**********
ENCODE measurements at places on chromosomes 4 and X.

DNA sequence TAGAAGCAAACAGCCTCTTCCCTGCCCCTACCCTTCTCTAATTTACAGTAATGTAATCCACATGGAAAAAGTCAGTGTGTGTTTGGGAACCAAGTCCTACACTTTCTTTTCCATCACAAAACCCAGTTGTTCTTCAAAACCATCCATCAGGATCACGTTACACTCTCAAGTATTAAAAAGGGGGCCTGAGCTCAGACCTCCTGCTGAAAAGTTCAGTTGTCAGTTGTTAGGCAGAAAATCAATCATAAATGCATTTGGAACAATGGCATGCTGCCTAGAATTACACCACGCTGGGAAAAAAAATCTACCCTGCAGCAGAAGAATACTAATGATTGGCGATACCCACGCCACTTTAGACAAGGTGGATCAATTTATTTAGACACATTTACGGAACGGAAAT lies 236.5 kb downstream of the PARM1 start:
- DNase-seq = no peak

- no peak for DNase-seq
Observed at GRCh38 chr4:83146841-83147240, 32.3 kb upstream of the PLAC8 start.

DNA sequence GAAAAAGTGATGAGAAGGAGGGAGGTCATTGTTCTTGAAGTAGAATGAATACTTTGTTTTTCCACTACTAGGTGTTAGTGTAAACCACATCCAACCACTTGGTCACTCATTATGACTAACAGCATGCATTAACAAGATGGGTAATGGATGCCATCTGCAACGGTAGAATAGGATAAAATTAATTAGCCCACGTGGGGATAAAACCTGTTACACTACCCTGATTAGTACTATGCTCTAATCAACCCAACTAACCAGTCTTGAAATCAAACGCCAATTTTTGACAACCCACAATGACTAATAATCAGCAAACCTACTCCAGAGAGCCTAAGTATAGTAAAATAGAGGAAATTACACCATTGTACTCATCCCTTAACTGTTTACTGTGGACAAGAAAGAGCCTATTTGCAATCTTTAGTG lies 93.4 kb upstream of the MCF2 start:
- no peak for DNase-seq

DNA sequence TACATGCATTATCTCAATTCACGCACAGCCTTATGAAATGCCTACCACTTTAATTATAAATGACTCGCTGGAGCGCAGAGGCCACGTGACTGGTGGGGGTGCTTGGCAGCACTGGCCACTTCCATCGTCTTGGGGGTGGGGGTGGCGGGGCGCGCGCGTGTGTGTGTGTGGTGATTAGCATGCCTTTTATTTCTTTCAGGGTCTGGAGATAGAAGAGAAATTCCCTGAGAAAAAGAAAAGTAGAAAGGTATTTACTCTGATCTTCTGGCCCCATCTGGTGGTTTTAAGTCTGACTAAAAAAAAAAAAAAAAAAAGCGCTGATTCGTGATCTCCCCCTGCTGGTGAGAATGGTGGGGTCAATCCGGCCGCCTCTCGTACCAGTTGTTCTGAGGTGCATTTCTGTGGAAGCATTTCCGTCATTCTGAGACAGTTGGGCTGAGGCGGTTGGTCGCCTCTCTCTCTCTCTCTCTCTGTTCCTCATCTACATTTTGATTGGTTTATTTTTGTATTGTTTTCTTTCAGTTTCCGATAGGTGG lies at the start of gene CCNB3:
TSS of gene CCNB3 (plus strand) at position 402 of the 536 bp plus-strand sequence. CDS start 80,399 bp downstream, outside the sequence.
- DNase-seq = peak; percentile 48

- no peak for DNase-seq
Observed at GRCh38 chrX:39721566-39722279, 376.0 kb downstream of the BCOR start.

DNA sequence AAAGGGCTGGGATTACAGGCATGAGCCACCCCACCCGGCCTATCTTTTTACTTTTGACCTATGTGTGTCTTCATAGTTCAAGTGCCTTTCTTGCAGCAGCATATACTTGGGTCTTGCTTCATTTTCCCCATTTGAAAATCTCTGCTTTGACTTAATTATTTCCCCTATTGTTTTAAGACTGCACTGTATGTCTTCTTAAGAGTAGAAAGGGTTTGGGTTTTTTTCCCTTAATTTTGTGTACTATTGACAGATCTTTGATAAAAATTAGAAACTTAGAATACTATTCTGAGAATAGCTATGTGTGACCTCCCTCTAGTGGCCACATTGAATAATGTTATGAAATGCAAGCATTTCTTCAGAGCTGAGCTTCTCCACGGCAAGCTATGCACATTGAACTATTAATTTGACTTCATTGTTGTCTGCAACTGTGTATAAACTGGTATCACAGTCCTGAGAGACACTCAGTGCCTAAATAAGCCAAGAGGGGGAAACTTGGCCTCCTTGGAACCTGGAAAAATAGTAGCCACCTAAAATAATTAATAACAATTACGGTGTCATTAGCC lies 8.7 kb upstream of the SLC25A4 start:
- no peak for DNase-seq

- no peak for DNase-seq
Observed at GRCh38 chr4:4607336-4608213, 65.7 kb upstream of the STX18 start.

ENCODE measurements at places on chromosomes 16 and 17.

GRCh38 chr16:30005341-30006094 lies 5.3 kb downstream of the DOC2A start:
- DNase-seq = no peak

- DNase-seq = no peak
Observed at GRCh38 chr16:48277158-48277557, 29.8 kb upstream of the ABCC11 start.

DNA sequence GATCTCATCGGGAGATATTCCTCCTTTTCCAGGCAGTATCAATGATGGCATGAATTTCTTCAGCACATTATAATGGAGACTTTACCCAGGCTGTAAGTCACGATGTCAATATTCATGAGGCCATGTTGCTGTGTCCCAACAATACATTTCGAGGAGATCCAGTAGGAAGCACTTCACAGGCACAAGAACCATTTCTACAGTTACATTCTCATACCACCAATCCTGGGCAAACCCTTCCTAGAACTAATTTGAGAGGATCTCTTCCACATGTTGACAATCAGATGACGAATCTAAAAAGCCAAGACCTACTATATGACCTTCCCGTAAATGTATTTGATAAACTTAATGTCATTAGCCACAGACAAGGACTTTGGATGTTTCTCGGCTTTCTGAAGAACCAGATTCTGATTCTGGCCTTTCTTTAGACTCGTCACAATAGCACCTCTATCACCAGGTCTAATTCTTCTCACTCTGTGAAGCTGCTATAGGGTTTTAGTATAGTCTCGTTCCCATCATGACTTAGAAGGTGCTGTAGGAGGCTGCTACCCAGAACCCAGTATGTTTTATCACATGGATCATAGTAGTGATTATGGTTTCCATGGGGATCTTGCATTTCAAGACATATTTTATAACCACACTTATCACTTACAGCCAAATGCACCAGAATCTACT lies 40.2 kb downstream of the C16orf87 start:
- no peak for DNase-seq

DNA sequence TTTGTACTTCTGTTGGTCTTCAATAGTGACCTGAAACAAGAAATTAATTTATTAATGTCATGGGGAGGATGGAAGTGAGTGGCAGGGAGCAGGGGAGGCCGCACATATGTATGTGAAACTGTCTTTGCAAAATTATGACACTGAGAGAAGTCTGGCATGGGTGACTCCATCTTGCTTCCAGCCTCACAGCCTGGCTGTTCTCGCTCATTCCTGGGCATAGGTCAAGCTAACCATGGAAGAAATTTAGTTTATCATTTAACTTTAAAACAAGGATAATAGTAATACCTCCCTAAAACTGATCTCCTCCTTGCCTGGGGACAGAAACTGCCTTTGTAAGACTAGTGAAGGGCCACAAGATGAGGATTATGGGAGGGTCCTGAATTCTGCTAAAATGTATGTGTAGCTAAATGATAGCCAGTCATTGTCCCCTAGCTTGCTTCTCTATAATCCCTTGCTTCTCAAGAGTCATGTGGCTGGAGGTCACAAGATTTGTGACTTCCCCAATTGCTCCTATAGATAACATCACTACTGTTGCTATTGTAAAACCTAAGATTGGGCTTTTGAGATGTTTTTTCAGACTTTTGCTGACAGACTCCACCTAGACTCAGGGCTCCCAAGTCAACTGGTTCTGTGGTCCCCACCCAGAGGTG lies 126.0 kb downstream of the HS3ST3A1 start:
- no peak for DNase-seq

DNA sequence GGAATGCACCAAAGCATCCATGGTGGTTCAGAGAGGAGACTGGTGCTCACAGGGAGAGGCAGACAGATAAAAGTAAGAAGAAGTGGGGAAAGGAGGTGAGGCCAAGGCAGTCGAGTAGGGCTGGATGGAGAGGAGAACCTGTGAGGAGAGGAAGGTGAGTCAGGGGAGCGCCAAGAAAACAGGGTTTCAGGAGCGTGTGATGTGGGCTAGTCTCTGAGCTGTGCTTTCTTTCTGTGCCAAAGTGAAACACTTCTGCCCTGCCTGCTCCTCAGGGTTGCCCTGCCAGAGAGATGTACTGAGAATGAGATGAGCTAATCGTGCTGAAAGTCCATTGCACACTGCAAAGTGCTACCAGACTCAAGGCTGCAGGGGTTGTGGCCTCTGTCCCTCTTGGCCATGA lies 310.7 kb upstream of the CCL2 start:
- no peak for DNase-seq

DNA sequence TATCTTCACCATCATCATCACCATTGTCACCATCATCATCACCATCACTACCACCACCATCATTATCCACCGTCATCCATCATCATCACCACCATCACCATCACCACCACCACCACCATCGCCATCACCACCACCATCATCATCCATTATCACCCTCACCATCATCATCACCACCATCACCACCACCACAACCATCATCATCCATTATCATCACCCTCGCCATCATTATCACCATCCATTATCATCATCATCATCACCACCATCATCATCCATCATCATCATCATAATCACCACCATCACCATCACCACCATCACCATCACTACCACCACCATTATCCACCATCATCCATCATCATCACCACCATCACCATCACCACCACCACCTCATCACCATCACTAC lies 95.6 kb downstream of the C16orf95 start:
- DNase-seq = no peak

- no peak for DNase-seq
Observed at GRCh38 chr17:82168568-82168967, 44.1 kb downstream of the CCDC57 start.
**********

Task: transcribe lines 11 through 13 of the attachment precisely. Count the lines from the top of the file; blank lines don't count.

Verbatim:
- no peak for DNase-seq
Observed at GRCh38 chrX:39721566-39722279, 376.0 kb downstream of the BCOR start.

DNA sequence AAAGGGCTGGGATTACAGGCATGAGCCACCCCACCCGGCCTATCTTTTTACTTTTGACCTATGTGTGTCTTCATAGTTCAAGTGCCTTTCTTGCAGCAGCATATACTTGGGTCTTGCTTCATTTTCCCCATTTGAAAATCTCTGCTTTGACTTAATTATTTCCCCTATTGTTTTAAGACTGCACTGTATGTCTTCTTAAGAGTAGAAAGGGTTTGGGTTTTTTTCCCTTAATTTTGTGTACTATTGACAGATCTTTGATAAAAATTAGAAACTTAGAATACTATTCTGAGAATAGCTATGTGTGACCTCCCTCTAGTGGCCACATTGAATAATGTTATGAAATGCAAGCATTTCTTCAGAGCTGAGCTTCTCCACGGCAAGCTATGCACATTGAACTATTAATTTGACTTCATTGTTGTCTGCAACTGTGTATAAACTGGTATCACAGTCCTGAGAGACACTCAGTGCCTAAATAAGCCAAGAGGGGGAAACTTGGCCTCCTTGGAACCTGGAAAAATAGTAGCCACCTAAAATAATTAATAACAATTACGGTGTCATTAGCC lies 8.7 kb upstream of the SLC25A4 start: